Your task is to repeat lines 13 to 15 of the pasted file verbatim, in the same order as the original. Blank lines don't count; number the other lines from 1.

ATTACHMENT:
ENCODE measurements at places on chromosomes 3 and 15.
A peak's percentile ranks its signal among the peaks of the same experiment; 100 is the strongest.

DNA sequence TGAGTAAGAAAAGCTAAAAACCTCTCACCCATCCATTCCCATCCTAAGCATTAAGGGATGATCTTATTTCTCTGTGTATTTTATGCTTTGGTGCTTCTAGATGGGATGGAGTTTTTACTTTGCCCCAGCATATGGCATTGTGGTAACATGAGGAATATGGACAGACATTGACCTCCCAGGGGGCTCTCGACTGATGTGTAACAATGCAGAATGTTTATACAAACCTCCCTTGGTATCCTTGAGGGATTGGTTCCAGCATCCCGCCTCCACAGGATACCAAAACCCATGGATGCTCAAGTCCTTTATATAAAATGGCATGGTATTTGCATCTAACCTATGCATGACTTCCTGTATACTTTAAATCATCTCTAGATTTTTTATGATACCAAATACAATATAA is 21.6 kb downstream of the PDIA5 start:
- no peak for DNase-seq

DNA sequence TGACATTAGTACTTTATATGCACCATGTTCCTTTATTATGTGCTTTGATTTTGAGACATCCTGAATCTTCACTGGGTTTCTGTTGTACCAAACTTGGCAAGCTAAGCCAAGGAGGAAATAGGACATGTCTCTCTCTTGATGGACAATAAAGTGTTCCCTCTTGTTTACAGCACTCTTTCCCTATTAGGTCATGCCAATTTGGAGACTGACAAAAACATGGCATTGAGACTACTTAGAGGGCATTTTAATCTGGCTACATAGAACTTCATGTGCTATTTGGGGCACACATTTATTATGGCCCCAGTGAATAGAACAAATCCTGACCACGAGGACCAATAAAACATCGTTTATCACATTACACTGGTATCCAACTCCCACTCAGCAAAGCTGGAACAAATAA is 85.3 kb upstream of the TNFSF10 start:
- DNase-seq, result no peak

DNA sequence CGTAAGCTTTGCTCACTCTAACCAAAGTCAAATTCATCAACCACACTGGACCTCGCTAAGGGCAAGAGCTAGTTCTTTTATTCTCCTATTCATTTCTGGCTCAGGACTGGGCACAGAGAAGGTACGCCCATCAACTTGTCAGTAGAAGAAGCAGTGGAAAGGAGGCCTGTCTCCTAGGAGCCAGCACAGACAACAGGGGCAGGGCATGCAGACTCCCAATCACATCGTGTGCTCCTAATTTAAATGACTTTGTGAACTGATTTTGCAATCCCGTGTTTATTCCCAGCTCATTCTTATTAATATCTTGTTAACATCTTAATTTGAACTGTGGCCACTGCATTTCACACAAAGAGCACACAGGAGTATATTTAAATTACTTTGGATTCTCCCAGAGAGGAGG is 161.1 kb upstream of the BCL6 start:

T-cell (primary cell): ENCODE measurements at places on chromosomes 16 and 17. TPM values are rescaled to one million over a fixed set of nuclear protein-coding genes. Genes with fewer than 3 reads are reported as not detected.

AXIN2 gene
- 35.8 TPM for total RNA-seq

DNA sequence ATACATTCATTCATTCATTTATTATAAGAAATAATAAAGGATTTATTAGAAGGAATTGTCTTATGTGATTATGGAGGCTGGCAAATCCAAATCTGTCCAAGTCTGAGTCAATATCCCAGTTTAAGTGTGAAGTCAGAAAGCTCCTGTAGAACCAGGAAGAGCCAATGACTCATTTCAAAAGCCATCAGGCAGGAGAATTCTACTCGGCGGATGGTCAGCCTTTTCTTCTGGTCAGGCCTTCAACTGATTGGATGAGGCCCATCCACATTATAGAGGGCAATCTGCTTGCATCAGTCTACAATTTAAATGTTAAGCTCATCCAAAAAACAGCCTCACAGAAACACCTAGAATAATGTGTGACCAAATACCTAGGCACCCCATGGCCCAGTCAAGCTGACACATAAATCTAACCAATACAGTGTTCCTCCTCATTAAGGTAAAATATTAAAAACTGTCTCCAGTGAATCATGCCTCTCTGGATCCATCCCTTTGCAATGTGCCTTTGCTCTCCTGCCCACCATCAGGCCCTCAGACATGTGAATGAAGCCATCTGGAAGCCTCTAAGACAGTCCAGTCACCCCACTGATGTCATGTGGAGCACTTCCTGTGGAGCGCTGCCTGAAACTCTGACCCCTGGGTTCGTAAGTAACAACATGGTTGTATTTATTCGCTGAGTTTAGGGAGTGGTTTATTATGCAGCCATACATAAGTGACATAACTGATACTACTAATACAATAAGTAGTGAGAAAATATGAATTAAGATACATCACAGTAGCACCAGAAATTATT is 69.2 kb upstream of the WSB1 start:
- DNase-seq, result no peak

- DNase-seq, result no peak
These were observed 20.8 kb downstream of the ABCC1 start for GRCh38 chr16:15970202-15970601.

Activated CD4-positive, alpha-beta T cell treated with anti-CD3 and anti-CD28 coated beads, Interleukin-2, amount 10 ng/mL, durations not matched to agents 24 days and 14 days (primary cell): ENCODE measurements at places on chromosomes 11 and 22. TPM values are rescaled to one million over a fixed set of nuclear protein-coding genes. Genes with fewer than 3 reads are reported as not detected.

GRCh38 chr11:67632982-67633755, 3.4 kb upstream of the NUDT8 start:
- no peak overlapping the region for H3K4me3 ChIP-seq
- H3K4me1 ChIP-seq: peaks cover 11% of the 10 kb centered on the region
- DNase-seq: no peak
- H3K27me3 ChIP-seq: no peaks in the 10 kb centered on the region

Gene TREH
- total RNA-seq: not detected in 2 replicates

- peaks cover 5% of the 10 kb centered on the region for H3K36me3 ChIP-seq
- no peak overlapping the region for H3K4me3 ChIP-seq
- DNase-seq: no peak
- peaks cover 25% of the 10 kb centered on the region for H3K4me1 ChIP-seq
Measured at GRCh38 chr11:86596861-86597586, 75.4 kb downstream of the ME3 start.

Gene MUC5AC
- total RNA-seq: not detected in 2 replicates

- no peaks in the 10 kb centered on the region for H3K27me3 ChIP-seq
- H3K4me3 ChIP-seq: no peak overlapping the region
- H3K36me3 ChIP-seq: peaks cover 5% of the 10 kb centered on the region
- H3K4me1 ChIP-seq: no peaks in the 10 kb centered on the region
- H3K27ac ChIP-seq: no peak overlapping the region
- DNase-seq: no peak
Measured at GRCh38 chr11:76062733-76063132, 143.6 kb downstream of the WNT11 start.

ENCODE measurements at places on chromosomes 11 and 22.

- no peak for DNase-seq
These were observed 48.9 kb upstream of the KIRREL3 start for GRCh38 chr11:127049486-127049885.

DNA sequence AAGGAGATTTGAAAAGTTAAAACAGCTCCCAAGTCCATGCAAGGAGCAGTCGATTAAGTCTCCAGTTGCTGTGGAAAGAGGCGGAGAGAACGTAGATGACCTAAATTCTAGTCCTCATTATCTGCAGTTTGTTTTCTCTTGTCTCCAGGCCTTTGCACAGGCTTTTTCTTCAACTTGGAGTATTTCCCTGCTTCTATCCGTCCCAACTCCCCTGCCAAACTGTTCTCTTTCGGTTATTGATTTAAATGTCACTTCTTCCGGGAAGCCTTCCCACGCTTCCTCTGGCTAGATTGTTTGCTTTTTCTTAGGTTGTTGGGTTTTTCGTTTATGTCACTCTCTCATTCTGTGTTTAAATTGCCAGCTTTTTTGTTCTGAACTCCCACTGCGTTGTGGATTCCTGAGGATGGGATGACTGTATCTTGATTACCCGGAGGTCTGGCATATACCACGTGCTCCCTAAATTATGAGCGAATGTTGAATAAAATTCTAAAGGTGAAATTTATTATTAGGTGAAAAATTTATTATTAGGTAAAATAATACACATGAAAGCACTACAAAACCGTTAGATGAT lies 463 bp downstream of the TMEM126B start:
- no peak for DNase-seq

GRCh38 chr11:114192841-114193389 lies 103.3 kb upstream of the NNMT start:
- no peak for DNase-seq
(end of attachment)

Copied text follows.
- DNase-seq, result no peak
These were observed 20.8 kb downstream of the ABCC1 start for GRCh38 chr16:15970202-15970601.

Activated CD4-positive, alpha-beta T cell treated with anti-CD3 and anti-CD28 coated beads, Interleukin-2, amount 10 ng/mL, durations not matched to agents 24 days and 14 days (primary cell): ENCODE measurements at places on chromosomes 11 and 22. TPM values are rescaled to one million over a fixed set of nuclear protein-coding genes. Genes with fewer than 3 reads are reported as not detected.